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Exxon Valdez Oil Spill: Causes, Effects & Clean-up

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  • 0:04 The Exxon Valdez Oil Spill
  • 1:22 Causes of the Spill
  • 3:06 Effects of the Spill
  • 4:21 Cleanup of the Spill
  • 6:30 Lesson Summary
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Lesson Transcript
Instructor: Julie Zundel

Julie has taught high school Zoology, Biology, Physical Science and Chem Tech. She has a Bachelor of Science in Biology and a Master of Education.

Oil spilling into a pristine ecosystem sounds like a bad deal. This lesson will explore why the Exxon Valdez spilled oil into Prince William Sound, the effects of the spill, and how crews tried to clean up one of the worst man-made disasters to occur in the United States.

The Exxon Valdez Oil Spill

When oil spilled from the Exxon Valdez oil tanker in 1989 into Alaska's pristine waters, animals and birds felt the immediate effects. For example, shortly after the spill, one quarter of a million seabirds, 2,800 otters, 300 harbor seals, 247 bald eagles, and 22 orcas were killed. Decades after the spill, oil can still be found on the shoreline. How could this happen?

The Exxon Valdez oil spill occurred March 24, 1989, in Prince William Sound. 250,000 barrels of crude (or 10.8 million gallons) were released into the Gulf of Alaska after the oil tanker Exxon Valdez crashed into a rocky reef. This impacted 1,300 miles of coastline as well as the waters of Prince William Sound and the Gulf of Alaska.

The story begins on March 22, 1989, when the Exxon Valdez arrived in Valdez, Alaska, and was loaded with crude oil destined for Long Beach, California. The tanker departed Valdez at 9:12 pm on March 23, loaded with 53 million gallons of crude oil. Three hours after leaving port the tanker hit Bligh Reef, which ruptured several tanks, spilling crude into Prince William Sound.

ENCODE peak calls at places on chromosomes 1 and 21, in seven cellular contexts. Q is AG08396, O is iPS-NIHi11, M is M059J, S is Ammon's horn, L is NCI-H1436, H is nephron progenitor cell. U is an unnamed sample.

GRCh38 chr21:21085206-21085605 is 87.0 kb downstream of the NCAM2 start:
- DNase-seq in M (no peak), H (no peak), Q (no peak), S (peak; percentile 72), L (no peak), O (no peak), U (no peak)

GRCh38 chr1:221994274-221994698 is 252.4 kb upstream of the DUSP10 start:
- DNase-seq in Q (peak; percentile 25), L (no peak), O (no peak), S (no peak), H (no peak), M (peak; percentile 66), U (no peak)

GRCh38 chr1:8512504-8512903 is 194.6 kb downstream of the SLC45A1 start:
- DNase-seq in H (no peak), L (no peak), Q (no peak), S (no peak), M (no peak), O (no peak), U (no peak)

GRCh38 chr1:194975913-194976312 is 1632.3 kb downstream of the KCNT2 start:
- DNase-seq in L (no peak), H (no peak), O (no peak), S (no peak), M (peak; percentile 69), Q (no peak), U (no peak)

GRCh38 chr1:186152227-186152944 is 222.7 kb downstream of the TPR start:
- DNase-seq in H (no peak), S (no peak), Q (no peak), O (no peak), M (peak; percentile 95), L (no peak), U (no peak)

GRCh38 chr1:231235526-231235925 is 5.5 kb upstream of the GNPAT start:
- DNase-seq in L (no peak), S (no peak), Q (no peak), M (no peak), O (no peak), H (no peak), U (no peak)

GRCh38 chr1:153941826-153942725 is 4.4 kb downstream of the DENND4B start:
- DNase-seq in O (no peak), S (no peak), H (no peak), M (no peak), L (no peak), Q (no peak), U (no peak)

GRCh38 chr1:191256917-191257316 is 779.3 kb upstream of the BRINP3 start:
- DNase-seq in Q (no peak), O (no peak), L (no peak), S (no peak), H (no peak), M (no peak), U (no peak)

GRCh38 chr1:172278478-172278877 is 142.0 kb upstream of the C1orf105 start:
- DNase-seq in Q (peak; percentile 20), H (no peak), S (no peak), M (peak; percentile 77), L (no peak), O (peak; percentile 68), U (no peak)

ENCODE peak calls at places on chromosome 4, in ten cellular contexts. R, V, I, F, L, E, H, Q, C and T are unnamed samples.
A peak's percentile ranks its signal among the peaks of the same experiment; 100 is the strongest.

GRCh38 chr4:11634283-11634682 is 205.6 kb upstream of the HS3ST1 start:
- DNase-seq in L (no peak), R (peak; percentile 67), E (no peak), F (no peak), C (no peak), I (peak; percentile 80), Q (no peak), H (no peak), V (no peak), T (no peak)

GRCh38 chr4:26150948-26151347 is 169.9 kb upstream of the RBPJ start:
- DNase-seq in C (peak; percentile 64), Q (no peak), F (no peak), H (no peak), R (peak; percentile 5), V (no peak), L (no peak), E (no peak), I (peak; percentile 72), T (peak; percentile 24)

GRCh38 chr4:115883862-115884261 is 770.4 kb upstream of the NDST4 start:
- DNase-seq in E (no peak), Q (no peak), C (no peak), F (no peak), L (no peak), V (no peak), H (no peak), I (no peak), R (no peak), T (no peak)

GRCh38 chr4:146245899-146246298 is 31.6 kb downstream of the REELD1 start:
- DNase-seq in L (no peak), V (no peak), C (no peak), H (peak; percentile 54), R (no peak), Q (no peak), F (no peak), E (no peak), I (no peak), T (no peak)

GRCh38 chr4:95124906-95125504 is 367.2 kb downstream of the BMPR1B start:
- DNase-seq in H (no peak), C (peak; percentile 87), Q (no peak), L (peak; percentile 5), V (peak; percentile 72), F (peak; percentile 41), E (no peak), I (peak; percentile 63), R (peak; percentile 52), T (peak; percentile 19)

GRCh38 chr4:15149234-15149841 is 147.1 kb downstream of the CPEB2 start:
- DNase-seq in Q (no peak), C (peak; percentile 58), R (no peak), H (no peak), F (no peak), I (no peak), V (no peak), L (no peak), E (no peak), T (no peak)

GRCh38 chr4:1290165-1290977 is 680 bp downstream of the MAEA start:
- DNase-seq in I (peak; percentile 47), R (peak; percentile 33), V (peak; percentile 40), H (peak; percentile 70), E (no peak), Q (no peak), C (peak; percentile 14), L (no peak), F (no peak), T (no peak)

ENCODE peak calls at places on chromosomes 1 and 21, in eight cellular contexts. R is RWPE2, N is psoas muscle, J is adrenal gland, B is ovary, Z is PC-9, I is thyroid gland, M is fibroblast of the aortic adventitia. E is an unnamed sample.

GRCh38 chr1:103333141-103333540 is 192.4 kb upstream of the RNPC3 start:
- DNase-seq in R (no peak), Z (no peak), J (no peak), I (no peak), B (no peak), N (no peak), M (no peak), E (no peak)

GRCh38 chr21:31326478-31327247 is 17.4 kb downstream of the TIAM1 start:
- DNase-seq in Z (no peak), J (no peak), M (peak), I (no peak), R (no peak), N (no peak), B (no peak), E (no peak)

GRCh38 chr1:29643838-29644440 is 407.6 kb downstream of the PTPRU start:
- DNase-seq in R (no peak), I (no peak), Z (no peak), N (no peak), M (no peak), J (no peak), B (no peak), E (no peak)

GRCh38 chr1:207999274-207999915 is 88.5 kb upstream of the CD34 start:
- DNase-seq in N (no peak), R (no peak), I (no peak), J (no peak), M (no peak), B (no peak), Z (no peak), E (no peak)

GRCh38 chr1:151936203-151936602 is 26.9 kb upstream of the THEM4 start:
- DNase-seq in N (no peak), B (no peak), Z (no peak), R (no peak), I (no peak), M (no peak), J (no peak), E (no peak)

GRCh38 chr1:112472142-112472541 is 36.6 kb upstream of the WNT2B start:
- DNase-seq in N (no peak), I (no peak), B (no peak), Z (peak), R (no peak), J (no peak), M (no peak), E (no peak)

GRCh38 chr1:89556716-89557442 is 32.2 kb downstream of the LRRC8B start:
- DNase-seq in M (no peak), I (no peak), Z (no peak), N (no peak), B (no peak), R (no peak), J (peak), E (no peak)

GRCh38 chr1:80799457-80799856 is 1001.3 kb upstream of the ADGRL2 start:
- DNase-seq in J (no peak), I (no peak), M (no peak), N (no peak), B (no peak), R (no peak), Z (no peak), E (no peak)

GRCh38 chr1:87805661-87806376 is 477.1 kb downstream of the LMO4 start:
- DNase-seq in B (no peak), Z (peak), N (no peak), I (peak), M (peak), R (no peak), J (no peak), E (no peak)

Causes of the Spill

Many tankers had previously traversed Prince William Sound, avoiding Bligh Reef. So what happened?

Captain Joseph Hazelwood was at the helm of the tanker, and he altered the ship's course to avoid icebergs. At 11:53 pm, Hazelwood gave control of the ship to the Third Mate, Gregory Cousins, who tried to steer back to the original course. Unfortunately, Cousins didn't see Bligh Reef because the vessel's radar was broken (in fact, it had not worked for a year). So, on March 24th at 12:04 am, the Exxon Valdez collided with Bligh Reef.

Hazelwood received much of the blame, being painted as a drunk who passed out and gave control of the vessel to his sleep-deprived Third Mate, Cousins. Stories of Hazelwood drinking in bars earlier that day surfaced and several charges were levied against him, including operating a vessel while intoxicated, reckless engagement, and illegally discharging oil. In the end, only the last charge stuck and he had to do community service and pay a $50,000 fine.

It should be noted that Exxon had not fixed the radar, had ignored reports that Hazelwood had been drinking for three years prior to the accident (his driver's license had even been revoked due to drinking and driving), and it had failed to provide adequate equipment for oil spills. In fact, ten months prior to the spill, oil companies from Alaska (including Exxon) met to discuss the challenges that would occur if a tanker spilled oil in the middle of Prince William Sound. At the meeting, the companies discussed the impossibilities of a clean up in the area and indicated that, to have an effective cleanup, they would need to spend millions of dollars on equipment. So they voted against dedicating additional funds for such cleanup efforts.

Effects of the Spill

Thousands of animals and birds were killed from crude oil, but the spill had other lasting impacts on Alaska. Crab, herring, salmon, shrimp, sablefish, and rockfish fisheries were closed through 1990. Tourism in the area also took an immediate hit as well with a loss of 26,000 jobs and around $2.4 billion in revenue. The industry began to recover in 2003.

Exxon spent over $3.8 billion to cleanup the area. Later, Exxon paid more through lawsuits and fines until the Supreme Court determined that the total Exxon would have to pay was $507.5 million.

No humans died during the actual oil spill, but four were killed during the cleanup. Furthermore, many workers involved in the cleanup fell ill. Respiratory illnesses (of which 6,722 were reported) were thought to be colds or flus and were even called 'the Valdez crud.' Today, this 'crud' is thought to have been caused by toxic fumes and contact with crude oil. Many of the workers who fell ill later died or are permanently disabled, and this is thought to be related to being exposed to oil and fumes from the cleanup efforts.

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